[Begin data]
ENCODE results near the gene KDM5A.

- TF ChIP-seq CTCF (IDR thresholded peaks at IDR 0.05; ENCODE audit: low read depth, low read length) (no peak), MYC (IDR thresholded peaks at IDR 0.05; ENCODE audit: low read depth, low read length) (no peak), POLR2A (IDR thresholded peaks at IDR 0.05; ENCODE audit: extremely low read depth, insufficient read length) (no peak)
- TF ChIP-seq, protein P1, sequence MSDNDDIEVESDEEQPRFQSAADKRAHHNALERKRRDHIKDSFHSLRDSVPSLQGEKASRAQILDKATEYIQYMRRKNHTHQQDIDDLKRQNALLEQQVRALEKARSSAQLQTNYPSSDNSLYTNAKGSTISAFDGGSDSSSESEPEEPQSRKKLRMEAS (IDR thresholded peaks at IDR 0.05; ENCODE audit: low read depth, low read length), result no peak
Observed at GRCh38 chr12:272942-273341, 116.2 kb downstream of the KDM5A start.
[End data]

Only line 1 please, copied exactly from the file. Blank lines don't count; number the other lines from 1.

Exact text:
ENCODE results near the gene KDM5A.